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The Spokesman-Review Newspaper
Spokane, Washington  Est. May 19, 1883

Without the worry, life can be bliss

Jim Kershner The Spokesman-Review

Not that I’m a worrier or anything, but if I won $21 million in the lottery today, here’s what I’d do, roughly in order:

• Inquire anxiously about tax consequences.

• Become wracked with guilt over millions of Rwandans who deserved to win lottery more than I.

• Brood over possibility that friends will start loving me for my immense wealth instead of my sparkling personality.

• Agonize over whether to invest newfound pile in aggressive mutual fund or in passbook savings account.

• Darkly ponder a future in which children become rich, spoiled brats.

• Confront appalling possibility that grandchildren (who do not even exist) may someday be sent to private school.

• Fret indecisively over which disease, out of many worthy ones, to cure through my new foundation.

• Fantasize about buying fancy new sports car, but then reject idea as a “cliché.”

• Finally, allow myself to celebrate with one $33 bottle of French champagne, but then immediately feel extravagant for not using Club Card for extra savings.

So, as you can see, I worry too much.

Yet those days are over. This week I am starting a new experiment in which I am no longer worrying about anything. My guru and mentor as I pursue this quest is that great American philosopher, Bobby McFerrin, who once said, profoundly, “Don’t worry. Be happy.”

My old self believed this to be the lamest mantra since “love means never having to say you’re sorry.”

But after trying it for about a week, I can testify to its power. Instead of wasting all of my energy worrying about the things that might go wrong, I find myself just blithely assuming that everything will work out fine.

So far, everything has worked out fine, although some would say one week is not a decisive test. Given enough weeks, let’s say 2,000, something unpleasant is bound to happen. To take the obvious example, during my last week on Earth the odds are strong that I’ll hit a rough patch.

Yet the question is: Should I ruin 1,999 of those weeks worrying about the 2,000th? Or should I just play dumb and deal with that week when it arrives?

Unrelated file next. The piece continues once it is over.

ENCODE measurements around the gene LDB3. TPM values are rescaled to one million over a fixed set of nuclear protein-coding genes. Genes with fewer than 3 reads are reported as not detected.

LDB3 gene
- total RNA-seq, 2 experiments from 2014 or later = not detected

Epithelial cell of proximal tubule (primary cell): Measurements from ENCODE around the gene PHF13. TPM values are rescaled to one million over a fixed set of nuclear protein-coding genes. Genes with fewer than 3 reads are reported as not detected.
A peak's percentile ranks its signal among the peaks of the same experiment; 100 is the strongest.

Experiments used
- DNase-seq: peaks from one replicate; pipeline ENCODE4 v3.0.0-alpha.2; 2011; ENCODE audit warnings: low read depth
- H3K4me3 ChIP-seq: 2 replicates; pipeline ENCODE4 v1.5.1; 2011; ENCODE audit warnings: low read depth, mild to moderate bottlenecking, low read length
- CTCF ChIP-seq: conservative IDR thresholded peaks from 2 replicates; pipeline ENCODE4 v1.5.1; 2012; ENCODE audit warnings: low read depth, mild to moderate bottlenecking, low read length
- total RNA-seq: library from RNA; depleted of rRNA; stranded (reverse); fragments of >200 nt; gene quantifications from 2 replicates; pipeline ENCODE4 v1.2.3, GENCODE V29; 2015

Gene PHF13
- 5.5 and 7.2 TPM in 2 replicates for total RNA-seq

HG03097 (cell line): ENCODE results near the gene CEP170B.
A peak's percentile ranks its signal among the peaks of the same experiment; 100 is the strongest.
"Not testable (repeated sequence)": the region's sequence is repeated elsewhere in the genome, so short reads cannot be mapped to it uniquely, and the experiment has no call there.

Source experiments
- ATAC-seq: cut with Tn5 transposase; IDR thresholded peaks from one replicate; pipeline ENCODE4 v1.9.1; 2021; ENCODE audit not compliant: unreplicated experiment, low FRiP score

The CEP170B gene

All I can say is, playing dumb has made for a darn pleasant week. Norman Vincent Peale was on to something when he came up with his Power of Positive Thinking scheme. In fact, I have discovered that it works even during the severest challenge to positive thinking ever devised by man: the game of golf.

Yeah, I employed it during the Spokesman-Review sports department’s annual golf tournament, the Wet Dog Fur Open. Instead of standing over the ball, fretting about all of the bad places it might end up – into the water, into the trees, down John Blanchette’s shorts – I decided to step up to the ball with only one thought in mind: “Let’s see what happens, because it might be something good.”

Granted, what happened was often quite spectacularly bad. Yet instead of spending the whole day brooding over failure, I brooded over failure only for the actual three seconds it took for the ball to go into the water. Then I was back to, “Let’s see what happens next, because it might be something good.”

The most important lesson: Even though everything didn’t always turn out well, my worst fears were never realized. The ball never went down John Blanchette’s shorts.

It’s the same way with life. You can worry yourself sick over everything – your children, your spouse, your job, your parents, your health, your aphids – and it will amount to a lot of useless anxiety.

Or you can be a cockeyed optimist and choose to believe that things will generally turn out OK. Sometimes things won’t, but hardly ever will the ball, metaphorically speaking, go down John Blanchette’s shorts.

Meanwhile, I am entering Week Two of my new No-Worry regime. I’m happier, more cheerful and more productive.

I’ll tell you what worries me now. Things are going too well. That makes me nervous.